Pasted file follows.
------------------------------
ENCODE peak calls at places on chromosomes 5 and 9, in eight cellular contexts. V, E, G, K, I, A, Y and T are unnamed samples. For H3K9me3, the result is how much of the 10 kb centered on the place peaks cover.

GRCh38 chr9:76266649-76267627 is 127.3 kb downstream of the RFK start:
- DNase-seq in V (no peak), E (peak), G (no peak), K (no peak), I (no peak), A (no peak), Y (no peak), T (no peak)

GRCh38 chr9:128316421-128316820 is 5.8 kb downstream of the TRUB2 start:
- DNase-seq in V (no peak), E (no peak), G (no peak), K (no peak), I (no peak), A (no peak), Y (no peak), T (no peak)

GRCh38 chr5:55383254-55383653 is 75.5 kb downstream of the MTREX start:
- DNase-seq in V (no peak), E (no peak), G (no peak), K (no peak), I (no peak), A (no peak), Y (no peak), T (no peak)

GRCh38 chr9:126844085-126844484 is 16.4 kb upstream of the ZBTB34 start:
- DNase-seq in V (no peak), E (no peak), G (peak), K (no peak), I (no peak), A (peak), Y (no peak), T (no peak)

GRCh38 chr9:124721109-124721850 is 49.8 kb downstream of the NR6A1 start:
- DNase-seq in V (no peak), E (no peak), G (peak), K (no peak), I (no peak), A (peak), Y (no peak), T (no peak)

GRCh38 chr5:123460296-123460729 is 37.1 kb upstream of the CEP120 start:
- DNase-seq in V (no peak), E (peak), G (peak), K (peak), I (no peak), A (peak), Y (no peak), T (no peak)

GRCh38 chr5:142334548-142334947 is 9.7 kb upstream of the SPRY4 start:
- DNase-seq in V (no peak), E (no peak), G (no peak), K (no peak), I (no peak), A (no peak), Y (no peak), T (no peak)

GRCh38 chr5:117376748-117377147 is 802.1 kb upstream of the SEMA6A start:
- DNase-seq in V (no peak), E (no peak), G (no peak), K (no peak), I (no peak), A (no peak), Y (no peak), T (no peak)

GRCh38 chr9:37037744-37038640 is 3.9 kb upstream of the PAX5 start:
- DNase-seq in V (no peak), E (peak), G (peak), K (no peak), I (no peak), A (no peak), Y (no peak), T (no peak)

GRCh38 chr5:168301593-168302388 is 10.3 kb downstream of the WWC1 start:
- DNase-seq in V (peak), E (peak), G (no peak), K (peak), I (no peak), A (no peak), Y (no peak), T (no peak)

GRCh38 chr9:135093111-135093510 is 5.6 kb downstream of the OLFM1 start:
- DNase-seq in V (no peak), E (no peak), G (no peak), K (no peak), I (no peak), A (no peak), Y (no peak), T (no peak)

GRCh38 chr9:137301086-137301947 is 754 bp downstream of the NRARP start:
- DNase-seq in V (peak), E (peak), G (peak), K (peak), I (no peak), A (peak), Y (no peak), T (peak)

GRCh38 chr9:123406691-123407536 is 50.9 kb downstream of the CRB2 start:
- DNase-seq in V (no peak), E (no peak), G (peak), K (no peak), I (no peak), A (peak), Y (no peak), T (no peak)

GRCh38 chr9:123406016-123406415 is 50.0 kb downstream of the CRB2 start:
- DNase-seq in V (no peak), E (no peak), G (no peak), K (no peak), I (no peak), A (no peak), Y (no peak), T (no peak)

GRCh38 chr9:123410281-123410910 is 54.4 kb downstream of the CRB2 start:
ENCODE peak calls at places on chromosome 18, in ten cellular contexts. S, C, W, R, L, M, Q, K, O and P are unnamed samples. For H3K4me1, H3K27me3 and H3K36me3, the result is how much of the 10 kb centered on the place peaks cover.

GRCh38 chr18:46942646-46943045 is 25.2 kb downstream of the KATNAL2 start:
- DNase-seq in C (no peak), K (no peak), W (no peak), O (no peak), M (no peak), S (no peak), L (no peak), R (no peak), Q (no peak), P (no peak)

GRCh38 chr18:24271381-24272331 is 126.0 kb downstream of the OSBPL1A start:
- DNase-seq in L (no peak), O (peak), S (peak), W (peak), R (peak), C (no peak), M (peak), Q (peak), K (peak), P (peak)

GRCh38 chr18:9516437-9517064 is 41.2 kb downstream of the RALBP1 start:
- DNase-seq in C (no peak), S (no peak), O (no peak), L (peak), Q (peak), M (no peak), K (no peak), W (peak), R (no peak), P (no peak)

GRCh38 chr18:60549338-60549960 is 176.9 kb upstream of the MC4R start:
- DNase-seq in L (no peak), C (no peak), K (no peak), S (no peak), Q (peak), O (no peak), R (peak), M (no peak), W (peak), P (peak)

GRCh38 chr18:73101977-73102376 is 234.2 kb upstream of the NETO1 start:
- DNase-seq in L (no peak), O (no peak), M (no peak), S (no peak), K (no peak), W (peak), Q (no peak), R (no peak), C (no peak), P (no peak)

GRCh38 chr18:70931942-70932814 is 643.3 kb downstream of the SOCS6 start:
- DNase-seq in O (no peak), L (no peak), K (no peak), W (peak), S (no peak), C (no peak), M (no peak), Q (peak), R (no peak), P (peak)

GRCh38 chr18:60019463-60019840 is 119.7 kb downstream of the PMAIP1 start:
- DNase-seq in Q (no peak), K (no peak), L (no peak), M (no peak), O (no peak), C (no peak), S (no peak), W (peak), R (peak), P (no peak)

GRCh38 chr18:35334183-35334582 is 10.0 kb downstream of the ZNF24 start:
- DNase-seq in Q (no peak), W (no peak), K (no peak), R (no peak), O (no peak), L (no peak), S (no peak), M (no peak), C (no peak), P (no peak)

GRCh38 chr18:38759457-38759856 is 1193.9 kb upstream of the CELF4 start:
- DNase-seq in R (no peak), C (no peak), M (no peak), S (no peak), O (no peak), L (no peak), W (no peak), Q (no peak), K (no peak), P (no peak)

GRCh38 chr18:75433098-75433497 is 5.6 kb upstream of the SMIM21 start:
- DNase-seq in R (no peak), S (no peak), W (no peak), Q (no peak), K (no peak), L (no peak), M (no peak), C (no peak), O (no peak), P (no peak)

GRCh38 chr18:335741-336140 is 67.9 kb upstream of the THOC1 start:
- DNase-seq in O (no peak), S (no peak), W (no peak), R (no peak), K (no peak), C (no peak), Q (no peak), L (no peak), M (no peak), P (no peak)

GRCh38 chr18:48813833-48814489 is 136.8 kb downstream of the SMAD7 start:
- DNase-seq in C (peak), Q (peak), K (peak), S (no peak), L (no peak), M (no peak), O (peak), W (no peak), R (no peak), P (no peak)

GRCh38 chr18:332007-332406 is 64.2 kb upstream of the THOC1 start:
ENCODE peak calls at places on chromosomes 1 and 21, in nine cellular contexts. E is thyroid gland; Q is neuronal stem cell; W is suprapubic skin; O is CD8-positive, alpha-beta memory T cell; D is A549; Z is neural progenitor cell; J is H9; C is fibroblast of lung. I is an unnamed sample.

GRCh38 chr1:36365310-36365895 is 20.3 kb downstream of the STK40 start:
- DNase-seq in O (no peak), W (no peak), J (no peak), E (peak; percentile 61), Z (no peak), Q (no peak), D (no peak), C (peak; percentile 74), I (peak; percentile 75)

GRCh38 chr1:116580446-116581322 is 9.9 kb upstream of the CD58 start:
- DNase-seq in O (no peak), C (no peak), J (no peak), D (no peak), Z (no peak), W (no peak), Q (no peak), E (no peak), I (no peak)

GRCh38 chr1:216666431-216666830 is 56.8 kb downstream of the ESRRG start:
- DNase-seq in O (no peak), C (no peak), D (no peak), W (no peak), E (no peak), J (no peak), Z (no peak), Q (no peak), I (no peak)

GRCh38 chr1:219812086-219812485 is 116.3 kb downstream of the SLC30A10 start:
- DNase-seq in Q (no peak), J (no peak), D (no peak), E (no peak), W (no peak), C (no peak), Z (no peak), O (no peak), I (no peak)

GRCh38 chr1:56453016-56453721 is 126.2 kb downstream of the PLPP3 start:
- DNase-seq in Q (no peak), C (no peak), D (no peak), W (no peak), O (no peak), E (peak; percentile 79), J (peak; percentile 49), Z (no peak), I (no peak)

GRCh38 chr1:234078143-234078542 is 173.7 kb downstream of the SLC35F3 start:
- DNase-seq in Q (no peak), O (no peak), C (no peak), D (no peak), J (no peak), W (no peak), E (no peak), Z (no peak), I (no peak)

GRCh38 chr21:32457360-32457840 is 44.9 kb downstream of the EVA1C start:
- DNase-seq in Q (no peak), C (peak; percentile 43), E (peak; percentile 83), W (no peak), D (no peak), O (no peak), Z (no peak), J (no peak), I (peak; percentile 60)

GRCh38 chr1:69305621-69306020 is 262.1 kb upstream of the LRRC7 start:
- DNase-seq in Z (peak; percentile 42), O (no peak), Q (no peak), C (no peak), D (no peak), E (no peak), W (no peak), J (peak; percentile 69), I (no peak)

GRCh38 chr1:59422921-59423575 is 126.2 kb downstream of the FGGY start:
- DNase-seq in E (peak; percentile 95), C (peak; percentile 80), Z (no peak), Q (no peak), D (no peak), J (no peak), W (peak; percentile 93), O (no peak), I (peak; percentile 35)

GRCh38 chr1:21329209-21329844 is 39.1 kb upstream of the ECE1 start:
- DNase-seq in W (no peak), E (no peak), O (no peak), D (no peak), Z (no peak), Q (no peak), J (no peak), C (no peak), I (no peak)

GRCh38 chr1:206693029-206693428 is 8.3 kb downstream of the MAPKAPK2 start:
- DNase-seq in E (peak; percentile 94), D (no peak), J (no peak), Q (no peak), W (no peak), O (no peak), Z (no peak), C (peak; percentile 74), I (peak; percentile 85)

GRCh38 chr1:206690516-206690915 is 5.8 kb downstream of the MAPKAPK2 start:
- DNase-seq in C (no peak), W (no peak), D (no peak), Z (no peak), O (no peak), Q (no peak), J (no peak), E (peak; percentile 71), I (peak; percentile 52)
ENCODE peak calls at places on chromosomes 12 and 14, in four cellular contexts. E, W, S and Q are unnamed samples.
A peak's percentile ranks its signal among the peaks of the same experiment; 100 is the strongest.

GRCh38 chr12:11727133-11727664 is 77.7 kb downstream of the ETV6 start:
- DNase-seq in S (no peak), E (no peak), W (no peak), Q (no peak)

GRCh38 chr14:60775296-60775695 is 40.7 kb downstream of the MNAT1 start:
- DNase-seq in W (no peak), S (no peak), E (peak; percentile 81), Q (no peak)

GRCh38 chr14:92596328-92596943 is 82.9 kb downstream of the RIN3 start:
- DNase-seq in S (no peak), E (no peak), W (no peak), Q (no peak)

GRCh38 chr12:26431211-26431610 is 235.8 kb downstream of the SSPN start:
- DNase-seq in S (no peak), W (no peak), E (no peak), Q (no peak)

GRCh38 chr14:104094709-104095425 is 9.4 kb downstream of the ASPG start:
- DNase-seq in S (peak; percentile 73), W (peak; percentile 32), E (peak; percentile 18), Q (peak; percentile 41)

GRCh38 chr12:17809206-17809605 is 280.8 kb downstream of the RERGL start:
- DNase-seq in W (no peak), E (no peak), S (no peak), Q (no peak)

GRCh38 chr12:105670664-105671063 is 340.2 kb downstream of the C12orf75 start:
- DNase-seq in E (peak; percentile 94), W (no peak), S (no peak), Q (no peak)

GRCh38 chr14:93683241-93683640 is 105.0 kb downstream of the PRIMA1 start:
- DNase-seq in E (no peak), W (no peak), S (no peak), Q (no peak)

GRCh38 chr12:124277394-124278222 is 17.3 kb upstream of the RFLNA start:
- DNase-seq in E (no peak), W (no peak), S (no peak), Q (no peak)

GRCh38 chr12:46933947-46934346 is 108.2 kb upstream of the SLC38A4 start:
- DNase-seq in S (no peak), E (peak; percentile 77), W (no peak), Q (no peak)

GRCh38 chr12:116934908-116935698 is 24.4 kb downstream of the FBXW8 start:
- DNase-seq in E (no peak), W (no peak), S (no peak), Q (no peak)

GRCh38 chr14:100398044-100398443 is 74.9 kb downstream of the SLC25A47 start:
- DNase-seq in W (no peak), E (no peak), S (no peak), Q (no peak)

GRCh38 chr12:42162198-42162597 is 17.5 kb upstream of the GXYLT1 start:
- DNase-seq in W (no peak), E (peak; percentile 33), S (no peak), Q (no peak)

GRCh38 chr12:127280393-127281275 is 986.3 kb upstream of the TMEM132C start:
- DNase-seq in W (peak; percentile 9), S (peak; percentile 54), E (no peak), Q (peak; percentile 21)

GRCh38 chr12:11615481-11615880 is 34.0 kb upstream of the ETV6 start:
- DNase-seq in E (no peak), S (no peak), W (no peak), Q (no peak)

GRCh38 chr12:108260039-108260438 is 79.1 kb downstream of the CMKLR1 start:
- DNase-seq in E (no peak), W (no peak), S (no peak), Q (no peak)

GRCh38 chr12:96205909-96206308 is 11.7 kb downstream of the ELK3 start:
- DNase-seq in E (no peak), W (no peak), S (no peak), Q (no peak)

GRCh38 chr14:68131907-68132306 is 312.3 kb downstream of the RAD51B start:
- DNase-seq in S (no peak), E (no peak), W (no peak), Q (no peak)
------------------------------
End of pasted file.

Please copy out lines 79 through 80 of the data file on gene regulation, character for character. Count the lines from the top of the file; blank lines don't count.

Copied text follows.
- DNase-seq in E (peak; percentile 94), D (no peak), J (no peak), Q (no peak), W (no peak), O (no peak), Z (no peak), C (peak; percentile 74), I (peak; percentile 85)

GRCh38 chr1:206690516-206690915 is 5.8 kb downstream of the MAPKAPK2 start: